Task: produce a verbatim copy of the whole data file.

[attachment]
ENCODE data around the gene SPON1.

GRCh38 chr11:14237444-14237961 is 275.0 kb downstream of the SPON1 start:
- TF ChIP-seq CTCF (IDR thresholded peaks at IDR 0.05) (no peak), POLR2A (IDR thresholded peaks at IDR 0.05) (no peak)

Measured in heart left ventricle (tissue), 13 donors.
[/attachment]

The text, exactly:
ENCODE data around the gene SPON1.

GRCh38 chr11:14237444-14237961 is 275.0 kb downstream of the SPON1 start:
- TF ChIP-seq CTCF (IDR thresholded peaks at IDR 0.05) (no peak), POLR2A (IDR thresholded peaks at IDR 0.05) (no peak)

Measured in heart left ventricle (tissue), 13 donors.